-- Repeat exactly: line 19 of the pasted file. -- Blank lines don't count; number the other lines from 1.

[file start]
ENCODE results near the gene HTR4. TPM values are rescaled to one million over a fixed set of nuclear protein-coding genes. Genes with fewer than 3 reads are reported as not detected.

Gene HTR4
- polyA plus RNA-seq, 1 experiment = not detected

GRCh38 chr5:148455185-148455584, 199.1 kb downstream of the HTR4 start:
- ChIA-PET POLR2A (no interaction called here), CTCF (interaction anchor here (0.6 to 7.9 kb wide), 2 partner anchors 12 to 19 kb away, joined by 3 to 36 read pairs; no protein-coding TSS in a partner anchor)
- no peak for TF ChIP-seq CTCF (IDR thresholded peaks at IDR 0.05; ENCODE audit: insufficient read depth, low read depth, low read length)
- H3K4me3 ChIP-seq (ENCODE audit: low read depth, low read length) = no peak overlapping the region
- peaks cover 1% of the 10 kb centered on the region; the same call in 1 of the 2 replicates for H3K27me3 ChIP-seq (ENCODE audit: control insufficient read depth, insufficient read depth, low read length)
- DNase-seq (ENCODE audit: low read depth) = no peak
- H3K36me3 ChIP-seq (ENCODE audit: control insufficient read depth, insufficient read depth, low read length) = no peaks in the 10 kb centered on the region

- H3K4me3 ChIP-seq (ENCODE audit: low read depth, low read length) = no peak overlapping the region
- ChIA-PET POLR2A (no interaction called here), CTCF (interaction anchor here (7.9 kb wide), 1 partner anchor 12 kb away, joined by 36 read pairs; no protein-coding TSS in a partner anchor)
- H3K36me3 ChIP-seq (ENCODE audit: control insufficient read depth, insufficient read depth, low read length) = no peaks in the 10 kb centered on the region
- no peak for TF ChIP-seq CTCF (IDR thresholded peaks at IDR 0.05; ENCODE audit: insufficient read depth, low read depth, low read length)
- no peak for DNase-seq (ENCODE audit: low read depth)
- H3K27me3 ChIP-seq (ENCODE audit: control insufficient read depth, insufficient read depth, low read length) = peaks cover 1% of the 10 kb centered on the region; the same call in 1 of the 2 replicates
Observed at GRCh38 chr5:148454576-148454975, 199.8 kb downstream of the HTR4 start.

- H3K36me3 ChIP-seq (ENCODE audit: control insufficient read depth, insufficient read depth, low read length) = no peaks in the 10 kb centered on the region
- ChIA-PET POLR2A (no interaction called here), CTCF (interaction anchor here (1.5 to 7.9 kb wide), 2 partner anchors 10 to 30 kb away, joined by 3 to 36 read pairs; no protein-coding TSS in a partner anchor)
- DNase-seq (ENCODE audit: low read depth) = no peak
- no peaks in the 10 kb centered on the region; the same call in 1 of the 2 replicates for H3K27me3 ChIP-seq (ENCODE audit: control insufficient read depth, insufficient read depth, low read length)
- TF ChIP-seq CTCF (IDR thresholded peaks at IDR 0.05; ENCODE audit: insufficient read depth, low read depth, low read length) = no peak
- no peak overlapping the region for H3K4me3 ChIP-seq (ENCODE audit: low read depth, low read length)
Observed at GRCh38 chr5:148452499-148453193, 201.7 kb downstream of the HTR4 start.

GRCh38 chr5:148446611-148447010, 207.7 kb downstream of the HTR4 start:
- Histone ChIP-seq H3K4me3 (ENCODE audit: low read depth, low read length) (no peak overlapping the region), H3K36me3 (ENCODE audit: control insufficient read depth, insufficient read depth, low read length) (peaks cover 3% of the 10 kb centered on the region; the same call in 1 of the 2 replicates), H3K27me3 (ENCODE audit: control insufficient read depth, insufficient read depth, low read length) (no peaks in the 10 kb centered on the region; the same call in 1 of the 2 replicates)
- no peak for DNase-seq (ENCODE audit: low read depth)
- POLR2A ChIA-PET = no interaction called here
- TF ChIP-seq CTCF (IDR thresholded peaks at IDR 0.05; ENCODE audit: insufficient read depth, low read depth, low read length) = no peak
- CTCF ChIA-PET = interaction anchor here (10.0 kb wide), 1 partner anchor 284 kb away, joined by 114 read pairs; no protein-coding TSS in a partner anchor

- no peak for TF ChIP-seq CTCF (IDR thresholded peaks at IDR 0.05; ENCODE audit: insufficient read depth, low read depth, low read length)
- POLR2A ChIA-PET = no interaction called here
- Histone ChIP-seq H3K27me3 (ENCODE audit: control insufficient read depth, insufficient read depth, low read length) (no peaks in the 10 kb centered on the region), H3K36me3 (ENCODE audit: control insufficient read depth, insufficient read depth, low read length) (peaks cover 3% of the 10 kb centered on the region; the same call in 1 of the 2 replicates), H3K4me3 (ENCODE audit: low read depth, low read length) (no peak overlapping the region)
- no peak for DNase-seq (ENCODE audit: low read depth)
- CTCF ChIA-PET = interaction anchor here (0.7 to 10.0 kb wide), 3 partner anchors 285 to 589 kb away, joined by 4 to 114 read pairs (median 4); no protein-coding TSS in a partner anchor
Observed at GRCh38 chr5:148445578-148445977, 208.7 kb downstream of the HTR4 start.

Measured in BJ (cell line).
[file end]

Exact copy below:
- ChIA-PET POLR2A (no interaction called here), CTCF (interaction anchor here (1.5 to 7.9 kb wide), 2 partner anchors 10 to 30 kb away, joined by 3 to 36 read pairs; no protein-coding TSS in a partner anchor)